That's right. It's Beck's intellectual mentor, Mr Black Robed Regiment himself. But this shouldn't come as any surprise to anyone who's followed Webster's career. He's a Christian Reconstructionist from waaay back. He's a follower of one of those evangelical cultleaders, Bill Gothard, who's been training CRs for decades with his "seminars." And he isn't the only one. (How about GOP leaders Sarah Palin and Mike Huckabee?)
Listed in his official voter guide as a top supporter is a right wing activist named David Barton, who has already come under scrutiny for addressing two white supremacist organizations.
Barton claimed in both circumstances that he was unaware of the group's white supremacist ties. But that doesn't mean he's not possessed of extreme views of his own. From 1998 to 2006, he served as vice-chair of the Texas Republican party, which is notorious for having one of the most zealously conservative platforms in the country.
In 2004, for instance, the platform advocated the following:
1. The abolition of the IRS and the repeal of the Sixteenth Amendment.
2. The elimination of the income tax, inheritance tax, gift tax, capital gains tax, corporate income tax, and payroll tax.
3. "an orderly transition to a system of private pensions based on the concept of individual retirement accounts, and gradually phasing out the Social Security tax."
4. The abolition of the Department of Education.
5. Eliminating the government's right to restrict public display of "the Decalogue" (a.k.a. the 10 Commandments).
The Texas GOP also "opposes the legalization of sodomy," and holds that "[h]omosexual behavior is contrary to the fundamental, unchanging truths that have been ordained by God, recognized by our country's founders, and shared by the majority of Texans."
Neither Barton nor Webster responded to requests for comment.
Barton is the founder of the evangelical organization WallBuilders and was instrumental in Texas' efforts to change its state's (and the nation's) textbook standards.
At his Advanced Seminars in 1983, Gothard introduced sex regulations based upon Old Testament commands. Under the session titled “Six Purposes, Principles, and Keys To Fulfillment In The Marriage Relationship,” he told married couples to abstain from physical relations: 1. During the wife’s menstrual cycle; 2. Seven days after the cycles; 3. 40 days after the birth of a son; 4. 80 days after the birth of a daughter; and 5. The evening prior to worship.Some may even find the sexual guidelines found in his 1986 volume, Research in Principles of Life Advance Seminar Textbook, intrusive and offensive. What most would feel is personal and private between a couple and their physician, Gothard spells out.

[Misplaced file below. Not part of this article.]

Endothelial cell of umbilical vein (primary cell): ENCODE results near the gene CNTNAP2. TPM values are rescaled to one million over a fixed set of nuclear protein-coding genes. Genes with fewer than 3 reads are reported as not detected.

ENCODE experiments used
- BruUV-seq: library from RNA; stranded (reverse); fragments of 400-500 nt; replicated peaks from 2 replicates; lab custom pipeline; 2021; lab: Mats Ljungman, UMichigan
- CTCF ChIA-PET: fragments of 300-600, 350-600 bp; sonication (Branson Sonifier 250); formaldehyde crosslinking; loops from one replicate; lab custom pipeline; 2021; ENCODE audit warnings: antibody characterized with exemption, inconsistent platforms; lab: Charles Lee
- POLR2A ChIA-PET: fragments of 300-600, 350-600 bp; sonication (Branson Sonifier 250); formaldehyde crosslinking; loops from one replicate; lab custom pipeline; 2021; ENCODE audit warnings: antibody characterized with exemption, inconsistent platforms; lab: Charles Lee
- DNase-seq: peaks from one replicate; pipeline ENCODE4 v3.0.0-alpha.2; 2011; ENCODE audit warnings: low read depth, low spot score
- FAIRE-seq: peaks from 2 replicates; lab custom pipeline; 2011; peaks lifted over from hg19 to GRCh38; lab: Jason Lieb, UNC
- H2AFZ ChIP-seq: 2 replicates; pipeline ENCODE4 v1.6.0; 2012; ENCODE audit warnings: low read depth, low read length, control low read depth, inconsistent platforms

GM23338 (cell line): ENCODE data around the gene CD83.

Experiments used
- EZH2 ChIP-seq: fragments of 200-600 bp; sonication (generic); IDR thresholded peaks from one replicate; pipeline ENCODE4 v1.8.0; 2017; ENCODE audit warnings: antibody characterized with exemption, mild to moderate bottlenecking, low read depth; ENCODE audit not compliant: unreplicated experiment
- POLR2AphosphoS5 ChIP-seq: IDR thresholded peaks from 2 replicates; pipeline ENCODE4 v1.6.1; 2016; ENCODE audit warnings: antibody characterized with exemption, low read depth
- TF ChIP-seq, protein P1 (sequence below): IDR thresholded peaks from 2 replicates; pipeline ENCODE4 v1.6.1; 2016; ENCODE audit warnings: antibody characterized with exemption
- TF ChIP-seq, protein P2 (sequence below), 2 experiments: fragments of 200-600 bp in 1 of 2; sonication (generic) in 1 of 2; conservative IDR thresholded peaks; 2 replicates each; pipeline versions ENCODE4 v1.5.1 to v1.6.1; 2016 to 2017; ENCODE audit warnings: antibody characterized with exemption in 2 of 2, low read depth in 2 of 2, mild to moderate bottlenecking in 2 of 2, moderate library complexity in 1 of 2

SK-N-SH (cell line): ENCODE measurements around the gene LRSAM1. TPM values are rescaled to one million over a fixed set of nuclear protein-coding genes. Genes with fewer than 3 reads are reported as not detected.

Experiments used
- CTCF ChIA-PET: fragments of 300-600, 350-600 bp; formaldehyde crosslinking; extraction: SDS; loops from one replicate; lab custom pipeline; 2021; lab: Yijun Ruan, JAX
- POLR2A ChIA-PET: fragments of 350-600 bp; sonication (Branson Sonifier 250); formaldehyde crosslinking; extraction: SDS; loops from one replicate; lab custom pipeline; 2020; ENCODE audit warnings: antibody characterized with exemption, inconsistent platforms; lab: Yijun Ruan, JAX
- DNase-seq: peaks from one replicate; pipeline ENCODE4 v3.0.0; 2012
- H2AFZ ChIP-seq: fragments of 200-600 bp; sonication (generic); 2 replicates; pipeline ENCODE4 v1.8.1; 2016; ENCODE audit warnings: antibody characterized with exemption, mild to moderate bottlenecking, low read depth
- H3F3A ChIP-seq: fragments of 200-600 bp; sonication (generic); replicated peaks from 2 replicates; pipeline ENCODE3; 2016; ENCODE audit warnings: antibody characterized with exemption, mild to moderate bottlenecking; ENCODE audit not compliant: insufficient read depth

On pages 170-171, Gothard suggests that a man keep track of his wife’s menstrual cycle and use it as a reminder of the sufferings and death of Jesus, then quotes Isaiah 53:4-5.
Speaker Has Strong Ties to Institute
by Peter Wallsten, T. Christian Miller, St. Petersburg Times, February
Last summer, Daniel Webster journeyed to South Korea on a religious
mission, meeting with the country's president and other political and spiritual leaders.
He was joined by Bill Gothard, the head of a $30-million Christian evangelical group.
Four months after the trip, Webster ascended to one of the most powerful positions in Florida: speaker of the state House of Representatives.
He brings with him 14 years of experience with Gothard's Institute in Basic Life Principles, where Webster has not only attended seminars, but also taught classes and even made an instructional video that raised money for the institute.
The group preaches a literal interpretation of the Bible, including the belief that women should submit to their husbands' authority. With programs for lawmakers, judges, doctors, juvenile delinquents and home- schooling courses, the institute's reach is wide. It says that 2.5-million people around the world have participated in its programs.
Webster is an enthusiastic supporter. His six children learn at home, taught by his wife, Sandy, using the institute's curriculum. The family, which also is active in its Orlando Baptist church, has participated in numerous institute seminars over the years.
Webster said he does not want to force his beliefs on other people.
"I've never tried to say this is what's right for everybody,'' he said. ""All I've said is, "Here's what works for me.' ''
Webster said he will not let the institute's teachings dictate his legislative agenda in the House, where he is the first Republican speaker in 122 years.
Still, the institute is attracting increasing interest in Tallahassee. Webster has hired four House staffers whom he met through the institute, although Webster's press secretary, Kathy Mears, pointed out that hundreds of people work for Webster. Mears herself has participated in institute courses.
Over the years, Webster and state Rep. Stephen Wise, R-Jacksonville, have recruited at least eight other Florida lawmakers to the program, including Sen. John Grant, R-Tampa, and Rep. Mike Fasano, R-New Port Richey.
But Webster said there is no connection between Gothard's seven Bible-based principles and the five principles Webster is using to rank every measure the House will consider this year...